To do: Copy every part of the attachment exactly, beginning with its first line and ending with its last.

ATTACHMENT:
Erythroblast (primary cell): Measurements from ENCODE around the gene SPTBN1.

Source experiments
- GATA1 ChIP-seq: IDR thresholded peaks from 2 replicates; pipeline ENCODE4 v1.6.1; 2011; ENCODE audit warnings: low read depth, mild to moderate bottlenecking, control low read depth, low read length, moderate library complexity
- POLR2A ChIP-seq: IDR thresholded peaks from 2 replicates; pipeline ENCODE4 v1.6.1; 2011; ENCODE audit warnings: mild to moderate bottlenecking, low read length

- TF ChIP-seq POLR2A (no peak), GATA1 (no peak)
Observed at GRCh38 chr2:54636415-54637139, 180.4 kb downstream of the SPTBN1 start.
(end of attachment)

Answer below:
Erythroblast (primary cell): Measurements from ENCODE around the gene SPTBN1.

Source experiments
- GATA1 ChIP-seq: IDR thresholded peaks from 2 replicates; pipeline ENCODE4 v1.6.1; 2011; ENCODE audit warnings: low read depth, mild to moderate bottlenecking, control low read depth, low read length, moderate library complexity
- POLR2A ChIP-seq: IDR thresholded peaks from 2 replicates; pipeline ENCODE4 v1.6.1; 2011; ENCODE audit warnings: mild to moderate bottlenecking, low read length

- TF ChIP-seq POLR2A (no peak), GATA1 (no peak)
Observed at GRCh38 chr2:54636415-54637139, 180.4 kb downstream of the SPTBN1 start.